It was a family affair in the warm back room of the Rudyard on a Tuesday evening in May, barely three days after Derby. Singer Laurie Rose Griffith, formerly of Shelbyville and Frankfort, was making her first professional appearance in the area since joining up with, then marrying Peter Mealy, folksinger and songwriter. They had been living in Dayton, Ohio, and now were in Fredricksburg, Virginia.
The room was comfortably full; the crowd happy and ready to listen. All that was necessary was to explain exactly what the title of their CD "Tocoi Light" meant.
"It's not a West Virginia beer," Peter Mealy jibed," so don't ask for it in a bar."
Actually, 'tocoi' is Native American term for a mystical light in the sky which can be seen only by those who have been 'touched,' special people for whom the experience is transcendent. It originated in the Beckley, WV, area.
Mealy and Griffith are, in one sense, very old-fashioned performers – they are happy to play songs written by other people, even though Mealy is a pretty fair writer himself. They draw their material from songwriting friends in Dayton and Fredricksburg – Dayton's Bill Dalzell wrote the title tune from their CD – plus such nationally known writers as Cheryl Wheeler, Michelle Shocked and Shawn Colvin. They perform the Colvin tune "Shotgun Down the Avalanche" because, as Mealy said, "Laurie sings it so well."
Indeed. Griffith's voice is the most powerful of their many strengths. Mealy's instrumental work on the guitar and double bass was tasteful and exactly supportive of his partner's singing, as well as his own. Their selection included songs by Cheryl Wheeler, whose "Addicted" and "Aces" were country hits, Michelle Shocked's "Been a Long Way," as well as the old fiddle tune "Devil's Dream."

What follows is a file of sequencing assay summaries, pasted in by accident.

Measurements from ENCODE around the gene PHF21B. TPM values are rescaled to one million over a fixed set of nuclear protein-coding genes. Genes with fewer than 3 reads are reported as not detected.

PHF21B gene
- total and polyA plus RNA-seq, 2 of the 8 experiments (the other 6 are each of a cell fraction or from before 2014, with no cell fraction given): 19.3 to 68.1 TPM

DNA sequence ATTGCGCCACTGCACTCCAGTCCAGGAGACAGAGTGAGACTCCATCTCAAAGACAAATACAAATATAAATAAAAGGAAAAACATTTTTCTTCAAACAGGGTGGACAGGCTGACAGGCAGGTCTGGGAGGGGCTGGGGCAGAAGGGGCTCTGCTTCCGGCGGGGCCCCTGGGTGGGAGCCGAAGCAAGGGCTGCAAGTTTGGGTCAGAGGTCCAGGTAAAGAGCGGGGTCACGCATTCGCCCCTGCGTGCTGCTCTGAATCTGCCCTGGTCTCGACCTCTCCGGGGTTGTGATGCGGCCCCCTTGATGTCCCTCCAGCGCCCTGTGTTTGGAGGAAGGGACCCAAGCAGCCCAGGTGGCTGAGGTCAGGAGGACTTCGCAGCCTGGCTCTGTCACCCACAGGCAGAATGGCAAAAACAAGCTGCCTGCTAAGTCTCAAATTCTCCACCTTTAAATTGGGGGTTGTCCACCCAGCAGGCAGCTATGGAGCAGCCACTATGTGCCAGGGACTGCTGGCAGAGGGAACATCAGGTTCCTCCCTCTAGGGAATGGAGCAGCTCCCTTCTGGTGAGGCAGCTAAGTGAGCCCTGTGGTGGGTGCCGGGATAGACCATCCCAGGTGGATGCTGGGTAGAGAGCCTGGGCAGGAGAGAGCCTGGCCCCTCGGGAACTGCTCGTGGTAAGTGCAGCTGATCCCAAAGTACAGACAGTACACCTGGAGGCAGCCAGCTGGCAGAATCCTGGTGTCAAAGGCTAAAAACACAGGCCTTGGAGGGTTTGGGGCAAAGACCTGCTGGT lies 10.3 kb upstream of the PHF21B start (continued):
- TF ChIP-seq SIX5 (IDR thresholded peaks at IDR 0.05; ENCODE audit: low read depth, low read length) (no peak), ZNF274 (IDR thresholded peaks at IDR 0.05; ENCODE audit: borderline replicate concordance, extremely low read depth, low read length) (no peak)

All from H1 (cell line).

Mealy's songs also stand up well in the mix. "You Can't Fool the Moon," and "Enough to Call It Love" (co-written with Griffith) are particularly noteworthy.
The other songs on their CD are by 'unknown' writers, i.e., writers without big-time cuts. "Easy Way to Live," by Pat White, is a lament by a waitress seeking a better life, while "My Neighborhood," by Bruce Dalzell, who also wrote the title song, is a tight little description of events in the writer's neighborhood as a child.
Mealy and Griffith are touring to support the CD and indicated that they would return to the Louisville area again, especially with their family connection. It would be worth any folk music lover's while to hear them next time.